We were a very poor family all through my school years as most families we knew at that time. Dad’s job with the coal company had dwindled to a few orders for kindling wood and sometimes delivering coal in his truck. As we grew older, it was harder and harder for Mother and Dad to buy school clothes and books. Consequently, we all dropped out of school to go to work, except Lois. Education had no value beyond junior high, certainly not high school. We were somewhat encouraged to think about career training in school, and I had an idea I would like to be a nurse or school teacher and went through my school years with that in mind. But I certainly did not expect anyone to support those ideas or be motivated to do it myself. There was no money. Times were hard. So, after my one year at Granite, I had to find a job to support my next year in school. I got a job in a laundry at the tremendous sum of $8 a week. I didn’t want to give that up to go back to school. I was underage and had to get a work permit from the Board of Education and thought my school days were over.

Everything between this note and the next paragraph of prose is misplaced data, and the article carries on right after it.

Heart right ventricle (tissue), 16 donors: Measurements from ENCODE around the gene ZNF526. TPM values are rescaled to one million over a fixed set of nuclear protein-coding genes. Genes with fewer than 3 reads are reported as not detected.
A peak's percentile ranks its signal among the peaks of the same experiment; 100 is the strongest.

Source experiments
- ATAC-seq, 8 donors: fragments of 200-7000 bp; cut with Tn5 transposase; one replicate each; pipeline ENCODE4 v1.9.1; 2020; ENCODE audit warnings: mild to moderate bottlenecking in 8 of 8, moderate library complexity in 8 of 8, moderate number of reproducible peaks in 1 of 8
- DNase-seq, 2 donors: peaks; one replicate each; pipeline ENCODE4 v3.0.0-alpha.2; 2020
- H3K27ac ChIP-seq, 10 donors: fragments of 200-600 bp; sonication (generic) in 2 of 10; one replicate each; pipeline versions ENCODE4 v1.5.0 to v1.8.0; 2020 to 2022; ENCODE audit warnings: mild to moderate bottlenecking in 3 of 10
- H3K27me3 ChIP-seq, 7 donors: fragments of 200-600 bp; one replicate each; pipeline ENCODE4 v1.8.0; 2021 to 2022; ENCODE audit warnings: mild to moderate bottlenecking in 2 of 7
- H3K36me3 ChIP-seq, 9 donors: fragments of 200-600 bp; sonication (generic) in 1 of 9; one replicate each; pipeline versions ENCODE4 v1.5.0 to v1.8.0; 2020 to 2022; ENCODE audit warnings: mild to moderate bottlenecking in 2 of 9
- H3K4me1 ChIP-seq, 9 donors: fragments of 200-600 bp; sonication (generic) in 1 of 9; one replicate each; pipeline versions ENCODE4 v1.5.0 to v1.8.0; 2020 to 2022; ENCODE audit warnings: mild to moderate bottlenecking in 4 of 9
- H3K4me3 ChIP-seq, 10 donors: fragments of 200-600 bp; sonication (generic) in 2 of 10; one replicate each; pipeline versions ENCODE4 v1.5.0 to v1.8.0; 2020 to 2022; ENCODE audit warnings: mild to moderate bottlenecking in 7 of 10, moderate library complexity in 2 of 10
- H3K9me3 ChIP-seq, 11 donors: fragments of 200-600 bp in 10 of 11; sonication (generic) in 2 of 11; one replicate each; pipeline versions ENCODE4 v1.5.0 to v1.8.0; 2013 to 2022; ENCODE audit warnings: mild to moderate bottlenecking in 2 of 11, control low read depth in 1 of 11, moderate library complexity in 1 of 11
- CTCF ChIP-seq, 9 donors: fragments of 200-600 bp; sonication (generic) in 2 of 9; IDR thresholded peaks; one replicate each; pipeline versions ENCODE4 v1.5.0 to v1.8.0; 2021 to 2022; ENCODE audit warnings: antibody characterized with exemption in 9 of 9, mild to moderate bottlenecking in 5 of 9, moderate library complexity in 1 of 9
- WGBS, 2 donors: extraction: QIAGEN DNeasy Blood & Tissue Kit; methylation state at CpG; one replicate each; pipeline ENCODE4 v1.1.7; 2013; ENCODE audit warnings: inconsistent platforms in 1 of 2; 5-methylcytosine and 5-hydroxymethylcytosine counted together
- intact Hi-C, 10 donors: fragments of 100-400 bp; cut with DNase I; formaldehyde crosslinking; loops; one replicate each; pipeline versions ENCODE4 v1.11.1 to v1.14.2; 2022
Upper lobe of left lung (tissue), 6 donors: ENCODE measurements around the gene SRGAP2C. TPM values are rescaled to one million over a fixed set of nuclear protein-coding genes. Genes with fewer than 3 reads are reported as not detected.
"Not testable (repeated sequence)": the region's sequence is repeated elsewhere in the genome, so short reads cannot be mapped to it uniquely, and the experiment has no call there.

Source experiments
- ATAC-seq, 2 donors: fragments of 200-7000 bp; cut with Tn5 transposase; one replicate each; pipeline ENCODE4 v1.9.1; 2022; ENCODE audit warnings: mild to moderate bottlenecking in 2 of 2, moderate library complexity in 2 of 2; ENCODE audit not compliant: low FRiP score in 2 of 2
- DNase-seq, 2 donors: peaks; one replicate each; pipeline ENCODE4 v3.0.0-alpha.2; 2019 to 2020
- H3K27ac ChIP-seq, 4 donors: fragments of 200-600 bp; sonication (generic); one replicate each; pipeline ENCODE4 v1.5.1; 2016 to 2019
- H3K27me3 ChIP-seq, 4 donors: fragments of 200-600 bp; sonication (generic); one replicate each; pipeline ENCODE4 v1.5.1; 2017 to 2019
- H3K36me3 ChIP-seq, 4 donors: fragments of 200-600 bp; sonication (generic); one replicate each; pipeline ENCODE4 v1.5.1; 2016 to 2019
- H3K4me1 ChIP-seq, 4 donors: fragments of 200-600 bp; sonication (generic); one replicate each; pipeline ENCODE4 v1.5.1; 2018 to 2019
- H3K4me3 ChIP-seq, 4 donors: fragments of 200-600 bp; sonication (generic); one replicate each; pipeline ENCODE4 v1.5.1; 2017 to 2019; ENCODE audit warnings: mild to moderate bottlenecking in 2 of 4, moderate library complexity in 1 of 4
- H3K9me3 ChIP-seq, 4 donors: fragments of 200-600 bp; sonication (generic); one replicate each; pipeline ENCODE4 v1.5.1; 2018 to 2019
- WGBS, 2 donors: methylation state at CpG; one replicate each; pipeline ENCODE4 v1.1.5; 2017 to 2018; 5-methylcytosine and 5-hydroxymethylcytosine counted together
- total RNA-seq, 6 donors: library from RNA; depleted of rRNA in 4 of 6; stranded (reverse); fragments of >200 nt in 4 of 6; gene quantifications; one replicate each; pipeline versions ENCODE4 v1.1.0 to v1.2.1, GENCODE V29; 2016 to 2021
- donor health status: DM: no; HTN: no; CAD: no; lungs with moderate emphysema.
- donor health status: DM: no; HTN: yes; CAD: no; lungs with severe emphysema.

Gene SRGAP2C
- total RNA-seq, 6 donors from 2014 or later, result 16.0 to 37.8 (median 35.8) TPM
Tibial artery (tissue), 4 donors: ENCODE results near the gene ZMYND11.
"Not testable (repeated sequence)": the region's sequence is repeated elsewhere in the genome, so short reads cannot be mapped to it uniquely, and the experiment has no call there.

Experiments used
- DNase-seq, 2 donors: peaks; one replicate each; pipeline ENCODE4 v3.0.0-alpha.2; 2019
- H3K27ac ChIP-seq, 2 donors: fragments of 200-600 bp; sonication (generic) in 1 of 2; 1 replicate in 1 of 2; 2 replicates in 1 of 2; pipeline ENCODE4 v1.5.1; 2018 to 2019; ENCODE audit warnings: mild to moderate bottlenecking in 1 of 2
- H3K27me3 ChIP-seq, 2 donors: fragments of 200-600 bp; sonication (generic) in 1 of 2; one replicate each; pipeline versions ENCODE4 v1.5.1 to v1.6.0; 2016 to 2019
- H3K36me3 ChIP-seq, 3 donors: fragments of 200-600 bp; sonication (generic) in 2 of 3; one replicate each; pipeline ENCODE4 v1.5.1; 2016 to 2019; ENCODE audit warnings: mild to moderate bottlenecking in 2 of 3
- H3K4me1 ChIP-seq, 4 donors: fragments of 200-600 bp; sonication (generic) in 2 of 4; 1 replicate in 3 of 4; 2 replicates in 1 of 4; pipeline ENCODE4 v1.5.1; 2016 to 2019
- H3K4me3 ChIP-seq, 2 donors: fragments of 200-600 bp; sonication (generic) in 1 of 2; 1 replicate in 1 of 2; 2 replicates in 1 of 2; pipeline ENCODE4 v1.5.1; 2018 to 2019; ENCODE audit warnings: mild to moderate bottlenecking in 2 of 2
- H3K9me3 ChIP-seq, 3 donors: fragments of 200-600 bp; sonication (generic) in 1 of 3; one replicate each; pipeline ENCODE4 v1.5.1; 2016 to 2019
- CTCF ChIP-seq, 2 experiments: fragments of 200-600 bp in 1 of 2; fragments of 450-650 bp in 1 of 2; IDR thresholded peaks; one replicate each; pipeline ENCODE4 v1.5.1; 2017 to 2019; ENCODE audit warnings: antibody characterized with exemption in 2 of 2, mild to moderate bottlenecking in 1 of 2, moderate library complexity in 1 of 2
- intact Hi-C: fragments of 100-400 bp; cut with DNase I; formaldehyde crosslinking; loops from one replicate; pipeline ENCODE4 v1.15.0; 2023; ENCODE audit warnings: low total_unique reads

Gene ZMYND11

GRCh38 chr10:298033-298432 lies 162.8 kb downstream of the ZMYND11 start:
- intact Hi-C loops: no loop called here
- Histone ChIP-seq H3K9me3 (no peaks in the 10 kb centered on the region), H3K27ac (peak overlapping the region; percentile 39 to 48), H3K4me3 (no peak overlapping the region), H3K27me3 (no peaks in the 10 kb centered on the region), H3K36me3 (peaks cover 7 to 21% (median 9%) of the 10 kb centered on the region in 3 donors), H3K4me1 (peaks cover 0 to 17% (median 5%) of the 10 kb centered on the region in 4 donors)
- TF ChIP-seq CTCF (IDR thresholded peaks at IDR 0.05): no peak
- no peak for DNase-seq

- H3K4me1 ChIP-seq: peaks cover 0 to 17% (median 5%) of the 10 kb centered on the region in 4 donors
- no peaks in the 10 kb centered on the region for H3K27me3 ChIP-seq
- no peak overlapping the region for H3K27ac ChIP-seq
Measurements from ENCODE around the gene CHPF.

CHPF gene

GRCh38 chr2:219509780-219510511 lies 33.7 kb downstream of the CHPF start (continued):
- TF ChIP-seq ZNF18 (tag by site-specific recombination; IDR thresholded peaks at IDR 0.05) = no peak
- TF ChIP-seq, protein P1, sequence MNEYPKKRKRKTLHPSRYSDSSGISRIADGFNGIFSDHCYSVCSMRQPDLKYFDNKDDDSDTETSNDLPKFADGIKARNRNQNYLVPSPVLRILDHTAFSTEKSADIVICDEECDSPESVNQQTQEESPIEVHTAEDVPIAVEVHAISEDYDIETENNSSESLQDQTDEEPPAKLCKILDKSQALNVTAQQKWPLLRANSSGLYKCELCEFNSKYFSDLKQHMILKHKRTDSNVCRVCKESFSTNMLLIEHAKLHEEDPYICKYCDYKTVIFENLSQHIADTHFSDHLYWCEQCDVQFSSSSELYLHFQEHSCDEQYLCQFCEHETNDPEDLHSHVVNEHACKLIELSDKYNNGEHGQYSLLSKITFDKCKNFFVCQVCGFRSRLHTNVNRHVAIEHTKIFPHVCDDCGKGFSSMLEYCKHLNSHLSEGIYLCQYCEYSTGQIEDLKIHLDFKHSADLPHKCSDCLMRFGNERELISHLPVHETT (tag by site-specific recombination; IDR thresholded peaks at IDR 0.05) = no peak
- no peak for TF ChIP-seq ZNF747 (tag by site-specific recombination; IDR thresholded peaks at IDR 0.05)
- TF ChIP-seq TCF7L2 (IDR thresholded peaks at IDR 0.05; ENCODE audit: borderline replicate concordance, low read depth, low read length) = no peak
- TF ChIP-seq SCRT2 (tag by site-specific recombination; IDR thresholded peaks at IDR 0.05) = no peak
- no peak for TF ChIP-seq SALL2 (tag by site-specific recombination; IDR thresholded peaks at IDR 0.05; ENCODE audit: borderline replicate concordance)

I really don’t know how Dad fed and clothed his large family. I know the older ones helped some. I remember Dad had chickens and he would go to the bakery for old bakery goods for the chickens. Some of the cakes and rolls were still edible and we used them for our lunches. He had a little wagon that he took to fruit markets and brought home fruits and vegetables that were too ripe to sell. We ate it. He had a vegetable garden for a while across the tracks which helped. But I don’t remember him getting much help from us kids when the harvest time came or any other time. That was below our dignity.